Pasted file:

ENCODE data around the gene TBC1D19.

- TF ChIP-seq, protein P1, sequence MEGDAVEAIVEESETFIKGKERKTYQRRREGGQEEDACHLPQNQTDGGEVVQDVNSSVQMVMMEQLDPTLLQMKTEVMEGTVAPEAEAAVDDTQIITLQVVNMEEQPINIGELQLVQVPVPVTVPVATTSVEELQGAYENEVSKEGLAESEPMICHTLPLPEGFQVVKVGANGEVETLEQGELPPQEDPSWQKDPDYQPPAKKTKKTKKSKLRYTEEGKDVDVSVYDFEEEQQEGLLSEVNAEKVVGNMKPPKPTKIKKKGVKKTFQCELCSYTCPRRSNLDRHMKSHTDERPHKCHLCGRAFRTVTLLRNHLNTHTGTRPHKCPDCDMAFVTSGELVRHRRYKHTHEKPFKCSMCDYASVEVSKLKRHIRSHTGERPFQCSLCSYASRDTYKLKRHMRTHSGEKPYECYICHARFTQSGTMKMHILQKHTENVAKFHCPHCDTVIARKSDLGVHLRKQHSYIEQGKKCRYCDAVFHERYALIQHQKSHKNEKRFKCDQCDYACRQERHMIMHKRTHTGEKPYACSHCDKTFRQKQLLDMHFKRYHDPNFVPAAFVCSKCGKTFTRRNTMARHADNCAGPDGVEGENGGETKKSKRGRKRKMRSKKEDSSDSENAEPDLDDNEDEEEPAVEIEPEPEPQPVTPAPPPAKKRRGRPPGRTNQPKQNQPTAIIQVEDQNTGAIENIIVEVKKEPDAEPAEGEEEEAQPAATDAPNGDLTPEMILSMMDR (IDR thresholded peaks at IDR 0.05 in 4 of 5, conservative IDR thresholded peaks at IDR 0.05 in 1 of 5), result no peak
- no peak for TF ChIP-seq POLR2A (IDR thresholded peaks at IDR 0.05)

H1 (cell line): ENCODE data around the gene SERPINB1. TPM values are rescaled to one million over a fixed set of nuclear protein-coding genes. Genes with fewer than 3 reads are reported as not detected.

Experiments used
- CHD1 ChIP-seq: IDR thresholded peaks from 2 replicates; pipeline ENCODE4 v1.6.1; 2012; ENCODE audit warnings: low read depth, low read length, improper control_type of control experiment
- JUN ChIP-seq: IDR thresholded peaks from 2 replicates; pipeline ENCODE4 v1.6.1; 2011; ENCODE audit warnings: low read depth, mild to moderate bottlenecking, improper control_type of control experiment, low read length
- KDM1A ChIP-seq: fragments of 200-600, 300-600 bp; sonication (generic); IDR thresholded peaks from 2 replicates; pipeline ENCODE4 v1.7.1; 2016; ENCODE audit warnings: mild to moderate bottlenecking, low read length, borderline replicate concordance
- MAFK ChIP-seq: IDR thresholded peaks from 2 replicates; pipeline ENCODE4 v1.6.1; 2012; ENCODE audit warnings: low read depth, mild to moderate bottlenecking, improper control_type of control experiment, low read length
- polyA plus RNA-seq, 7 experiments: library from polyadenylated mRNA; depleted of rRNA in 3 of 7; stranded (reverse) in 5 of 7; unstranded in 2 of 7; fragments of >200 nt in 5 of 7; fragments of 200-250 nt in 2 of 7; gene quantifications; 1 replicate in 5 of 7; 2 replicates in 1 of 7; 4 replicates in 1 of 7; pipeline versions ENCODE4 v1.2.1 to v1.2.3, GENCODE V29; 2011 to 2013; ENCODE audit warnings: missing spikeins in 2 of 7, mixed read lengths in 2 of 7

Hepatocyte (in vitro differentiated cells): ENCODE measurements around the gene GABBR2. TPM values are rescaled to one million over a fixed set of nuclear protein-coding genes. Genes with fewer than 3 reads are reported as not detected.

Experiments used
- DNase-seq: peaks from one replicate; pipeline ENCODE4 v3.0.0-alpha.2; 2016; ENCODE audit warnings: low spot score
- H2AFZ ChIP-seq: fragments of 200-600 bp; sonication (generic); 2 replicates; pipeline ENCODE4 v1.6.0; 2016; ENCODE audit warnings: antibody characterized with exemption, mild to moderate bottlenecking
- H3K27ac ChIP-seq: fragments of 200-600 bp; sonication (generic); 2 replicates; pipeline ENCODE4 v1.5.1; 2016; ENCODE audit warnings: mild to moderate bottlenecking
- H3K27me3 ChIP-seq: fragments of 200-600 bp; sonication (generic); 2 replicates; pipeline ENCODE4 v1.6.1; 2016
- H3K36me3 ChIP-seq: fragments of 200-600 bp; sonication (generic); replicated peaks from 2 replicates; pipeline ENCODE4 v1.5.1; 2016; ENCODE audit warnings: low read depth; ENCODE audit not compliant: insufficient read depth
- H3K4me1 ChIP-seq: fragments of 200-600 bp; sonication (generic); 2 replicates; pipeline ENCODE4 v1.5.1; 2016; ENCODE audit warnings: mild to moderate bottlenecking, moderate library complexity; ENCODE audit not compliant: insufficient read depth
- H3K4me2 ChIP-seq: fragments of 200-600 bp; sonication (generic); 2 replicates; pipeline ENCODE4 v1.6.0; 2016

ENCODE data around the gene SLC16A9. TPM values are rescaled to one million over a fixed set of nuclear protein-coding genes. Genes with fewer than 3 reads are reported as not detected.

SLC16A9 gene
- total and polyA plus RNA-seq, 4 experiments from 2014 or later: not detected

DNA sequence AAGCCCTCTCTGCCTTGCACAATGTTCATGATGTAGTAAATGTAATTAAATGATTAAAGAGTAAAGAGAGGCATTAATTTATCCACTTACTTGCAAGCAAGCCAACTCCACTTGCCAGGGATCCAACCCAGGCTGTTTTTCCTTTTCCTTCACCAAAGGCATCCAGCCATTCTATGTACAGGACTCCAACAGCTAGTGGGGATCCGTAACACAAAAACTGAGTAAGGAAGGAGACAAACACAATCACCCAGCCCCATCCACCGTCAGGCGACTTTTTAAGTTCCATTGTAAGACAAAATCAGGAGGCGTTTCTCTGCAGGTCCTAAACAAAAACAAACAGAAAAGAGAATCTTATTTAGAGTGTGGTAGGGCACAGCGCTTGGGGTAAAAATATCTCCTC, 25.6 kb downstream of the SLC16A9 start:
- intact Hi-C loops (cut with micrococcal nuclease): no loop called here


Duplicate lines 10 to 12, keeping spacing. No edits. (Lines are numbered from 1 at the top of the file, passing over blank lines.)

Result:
- polyA plus RNA-seq, 7 experiments: library from polyadenylated mRNA; depleted of rRNA in 3 of 7; stranded (reverse) in 5 of 7; unstranded in 2 of 7; fragments of >200 nt in 5 of 7; fragments of 200-250 nt in 2 of 7; gene quantifications; 1 replicate in 5 of 7; 2 replicates in 1 of 7; 4 replicates in 1 of 7; pipeline versions ENCODE4 v1.2.1 to v1.2.3, GENCODE V29; 2011 to 2013; ENCODE audit warnings: missing spikeins in 2 of 7, mixed read lengths in 2 of 7

Hepatocyte (in vitro differentiated cells): ENCODE measurements around the gene GABBR2. TPM values are rescaled to one million over a fixed set of nuclear protein-coding genes. Genes with fewer than 3 reads are reported as not detected.

Experiments used